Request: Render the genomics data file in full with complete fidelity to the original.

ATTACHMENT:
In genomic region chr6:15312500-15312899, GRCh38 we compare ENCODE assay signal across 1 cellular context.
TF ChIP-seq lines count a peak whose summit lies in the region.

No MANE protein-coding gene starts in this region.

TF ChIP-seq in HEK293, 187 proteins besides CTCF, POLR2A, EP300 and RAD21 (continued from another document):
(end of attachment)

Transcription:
In genomic region chr6:15312500-15312899, GRCh38 we compare ENCODE assay signal across 1 cellular context.
TF ChIP-seq lines count a peak whose summit lies in the region.

No MANE protein-coding gene starts in this region.

TF ChIP-seq in HEK293, 187 proteins besides CTCF, POLR2A, EP300 and RAD21 (continued from another document):